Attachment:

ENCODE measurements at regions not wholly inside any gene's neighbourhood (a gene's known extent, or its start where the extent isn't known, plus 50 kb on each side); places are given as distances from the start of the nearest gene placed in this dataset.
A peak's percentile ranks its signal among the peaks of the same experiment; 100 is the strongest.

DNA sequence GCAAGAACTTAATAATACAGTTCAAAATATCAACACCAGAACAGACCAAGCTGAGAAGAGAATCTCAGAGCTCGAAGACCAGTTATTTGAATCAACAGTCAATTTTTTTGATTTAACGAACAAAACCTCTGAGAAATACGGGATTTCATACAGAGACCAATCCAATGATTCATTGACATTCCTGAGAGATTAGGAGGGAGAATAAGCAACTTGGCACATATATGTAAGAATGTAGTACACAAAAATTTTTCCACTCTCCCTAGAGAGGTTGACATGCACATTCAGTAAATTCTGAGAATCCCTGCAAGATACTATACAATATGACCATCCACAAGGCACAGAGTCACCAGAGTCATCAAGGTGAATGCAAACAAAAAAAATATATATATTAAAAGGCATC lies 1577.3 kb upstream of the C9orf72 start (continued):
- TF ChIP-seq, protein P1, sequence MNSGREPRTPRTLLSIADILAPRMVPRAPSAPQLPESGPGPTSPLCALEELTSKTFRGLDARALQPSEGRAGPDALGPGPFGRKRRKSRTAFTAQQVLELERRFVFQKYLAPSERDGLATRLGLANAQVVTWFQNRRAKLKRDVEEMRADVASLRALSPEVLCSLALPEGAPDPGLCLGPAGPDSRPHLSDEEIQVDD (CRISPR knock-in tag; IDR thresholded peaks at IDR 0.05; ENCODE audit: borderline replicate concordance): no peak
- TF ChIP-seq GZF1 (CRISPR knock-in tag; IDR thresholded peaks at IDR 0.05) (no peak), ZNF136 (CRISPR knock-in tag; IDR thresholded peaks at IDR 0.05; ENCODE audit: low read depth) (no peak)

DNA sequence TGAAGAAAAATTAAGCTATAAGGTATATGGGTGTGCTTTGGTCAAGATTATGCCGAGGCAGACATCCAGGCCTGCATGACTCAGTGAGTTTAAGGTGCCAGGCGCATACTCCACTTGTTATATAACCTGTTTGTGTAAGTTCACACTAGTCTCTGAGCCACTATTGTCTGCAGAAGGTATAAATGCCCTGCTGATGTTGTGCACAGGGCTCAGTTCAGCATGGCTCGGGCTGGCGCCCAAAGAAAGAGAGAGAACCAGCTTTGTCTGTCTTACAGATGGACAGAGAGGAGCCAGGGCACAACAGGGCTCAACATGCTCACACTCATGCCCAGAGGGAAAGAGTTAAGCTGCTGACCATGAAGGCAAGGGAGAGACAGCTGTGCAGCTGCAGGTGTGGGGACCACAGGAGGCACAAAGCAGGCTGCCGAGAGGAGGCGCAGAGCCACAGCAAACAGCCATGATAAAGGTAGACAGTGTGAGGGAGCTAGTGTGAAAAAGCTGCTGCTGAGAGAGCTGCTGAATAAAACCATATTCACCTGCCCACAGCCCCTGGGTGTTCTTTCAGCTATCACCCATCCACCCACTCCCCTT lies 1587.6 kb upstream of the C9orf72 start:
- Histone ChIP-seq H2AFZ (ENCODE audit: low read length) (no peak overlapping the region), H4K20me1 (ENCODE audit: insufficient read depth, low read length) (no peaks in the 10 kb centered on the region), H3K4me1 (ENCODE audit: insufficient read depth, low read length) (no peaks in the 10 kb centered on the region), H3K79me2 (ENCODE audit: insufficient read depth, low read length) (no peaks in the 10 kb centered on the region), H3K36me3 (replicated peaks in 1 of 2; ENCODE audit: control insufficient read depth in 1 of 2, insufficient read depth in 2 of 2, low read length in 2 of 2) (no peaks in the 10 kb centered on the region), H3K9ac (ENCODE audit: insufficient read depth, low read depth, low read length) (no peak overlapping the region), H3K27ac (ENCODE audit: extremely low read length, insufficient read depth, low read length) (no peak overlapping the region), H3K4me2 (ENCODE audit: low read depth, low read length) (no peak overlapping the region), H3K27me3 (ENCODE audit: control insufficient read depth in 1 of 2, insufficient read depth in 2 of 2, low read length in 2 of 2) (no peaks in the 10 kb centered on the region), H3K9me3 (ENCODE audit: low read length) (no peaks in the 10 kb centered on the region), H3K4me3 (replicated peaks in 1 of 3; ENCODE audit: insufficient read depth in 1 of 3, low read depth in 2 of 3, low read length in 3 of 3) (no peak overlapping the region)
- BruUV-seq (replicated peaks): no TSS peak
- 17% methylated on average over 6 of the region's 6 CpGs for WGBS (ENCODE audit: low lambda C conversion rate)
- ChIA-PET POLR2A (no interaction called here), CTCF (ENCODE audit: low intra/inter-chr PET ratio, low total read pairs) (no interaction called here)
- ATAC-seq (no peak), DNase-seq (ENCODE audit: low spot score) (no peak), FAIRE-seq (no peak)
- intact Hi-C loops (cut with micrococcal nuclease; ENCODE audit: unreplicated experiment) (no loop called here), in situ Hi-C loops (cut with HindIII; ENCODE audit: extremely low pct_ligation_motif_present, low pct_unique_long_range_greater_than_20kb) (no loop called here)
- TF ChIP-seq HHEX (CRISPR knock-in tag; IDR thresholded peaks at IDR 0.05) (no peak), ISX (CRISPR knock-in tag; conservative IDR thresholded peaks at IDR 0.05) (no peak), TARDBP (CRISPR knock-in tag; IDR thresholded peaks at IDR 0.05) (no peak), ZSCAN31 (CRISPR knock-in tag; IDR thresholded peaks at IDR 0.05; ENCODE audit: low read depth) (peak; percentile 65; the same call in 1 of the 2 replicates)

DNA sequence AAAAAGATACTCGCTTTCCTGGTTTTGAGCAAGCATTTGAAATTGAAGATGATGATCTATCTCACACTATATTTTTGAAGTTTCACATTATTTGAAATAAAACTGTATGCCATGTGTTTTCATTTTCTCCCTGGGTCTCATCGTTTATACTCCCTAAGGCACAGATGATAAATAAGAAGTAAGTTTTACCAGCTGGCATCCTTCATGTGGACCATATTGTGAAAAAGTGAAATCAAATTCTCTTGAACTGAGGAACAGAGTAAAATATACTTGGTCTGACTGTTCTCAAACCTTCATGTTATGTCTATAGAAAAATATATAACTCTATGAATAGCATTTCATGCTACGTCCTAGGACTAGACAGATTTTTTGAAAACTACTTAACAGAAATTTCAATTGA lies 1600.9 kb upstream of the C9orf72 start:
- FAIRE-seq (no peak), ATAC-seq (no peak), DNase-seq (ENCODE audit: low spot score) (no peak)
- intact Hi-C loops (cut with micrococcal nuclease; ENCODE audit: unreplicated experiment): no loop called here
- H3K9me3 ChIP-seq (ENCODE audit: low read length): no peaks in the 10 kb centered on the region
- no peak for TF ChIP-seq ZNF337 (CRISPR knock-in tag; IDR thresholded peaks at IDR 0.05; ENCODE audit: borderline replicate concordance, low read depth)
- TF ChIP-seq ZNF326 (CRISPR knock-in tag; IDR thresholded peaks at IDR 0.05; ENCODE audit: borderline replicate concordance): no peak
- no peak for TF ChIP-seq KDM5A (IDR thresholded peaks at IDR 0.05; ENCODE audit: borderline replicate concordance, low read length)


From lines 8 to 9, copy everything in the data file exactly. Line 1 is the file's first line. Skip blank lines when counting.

- BruUV-seq (replicated peaks): no TSS peak
- 17% methylated on average over 6 of the region's 6 CpGs for WGBS (ENCODE audit: low lambda C conversion rate)